Directed by Robert Eggers
From 31st January 2020
Reviewed by Colin Serjent
The claustrophobic effect is compelling in this film, made in black & white.
Although there are a number of outdoor shots on the very small island set in New England on which the lighthouse is based, the scenes inside the cramped building are extreme in an almost theatrical way, especially the dialogue between the two lighthouse keepers, Thomas Wake (Willem Dafoe) and Ephraim Winslow (Robert Pattinson), with both expressing strong views to one another.
Set in the 1890s, Winslow arrived at the Lighthouse where Wake is standing watch and is assigned a four week stint doing endless tedious work under the strict guidance of the much older partner.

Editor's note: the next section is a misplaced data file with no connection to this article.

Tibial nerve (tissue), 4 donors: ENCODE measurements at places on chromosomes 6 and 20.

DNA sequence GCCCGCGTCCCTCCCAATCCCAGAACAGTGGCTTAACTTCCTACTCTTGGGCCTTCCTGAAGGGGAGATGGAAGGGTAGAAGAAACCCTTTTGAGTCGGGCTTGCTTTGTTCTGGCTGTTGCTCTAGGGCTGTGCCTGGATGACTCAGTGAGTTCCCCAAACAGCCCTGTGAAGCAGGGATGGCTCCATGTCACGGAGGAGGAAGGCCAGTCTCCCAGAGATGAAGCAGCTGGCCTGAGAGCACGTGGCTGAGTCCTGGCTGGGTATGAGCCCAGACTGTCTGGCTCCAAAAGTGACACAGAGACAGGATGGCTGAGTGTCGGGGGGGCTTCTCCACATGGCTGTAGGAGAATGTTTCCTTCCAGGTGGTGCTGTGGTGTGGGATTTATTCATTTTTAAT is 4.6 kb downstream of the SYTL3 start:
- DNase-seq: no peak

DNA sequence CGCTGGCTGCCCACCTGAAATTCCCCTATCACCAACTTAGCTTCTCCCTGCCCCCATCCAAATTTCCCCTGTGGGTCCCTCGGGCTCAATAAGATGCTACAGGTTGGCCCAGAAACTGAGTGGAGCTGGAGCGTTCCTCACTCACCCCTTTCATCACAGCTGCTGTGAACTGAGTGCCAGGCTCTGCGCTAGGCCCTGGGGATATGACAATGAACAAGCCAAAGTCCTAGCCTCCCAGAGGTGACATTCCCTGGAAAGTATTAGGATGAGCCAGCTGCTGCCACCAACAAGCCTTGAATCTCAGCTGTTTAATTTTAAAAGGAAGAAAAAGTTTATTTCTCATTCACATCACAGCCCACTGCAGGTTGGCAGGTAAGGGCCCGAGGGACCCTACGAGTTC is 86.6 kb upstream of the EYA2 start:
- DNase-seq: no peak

The haunting sound effects, such as the almost constant noise of foghorns, ferociously strong wind and rain, together with the loud squawking of large seagulls, adds to the allure of the film, ably assisted by the cinematography of Jarin Blaschke.
Apparently, not having read the book, director Robert Eggers used dialogue which has been, what is termed repurposed, from the book Moby Dick.
As with sea-faring books published at the time the movie was set, it included the appearance of sea monsters and a mermaid.
The Lighthouse is puzzling at times in its depiction of two characters slowly losing their minds. But this adds to the enigmatic nature of it.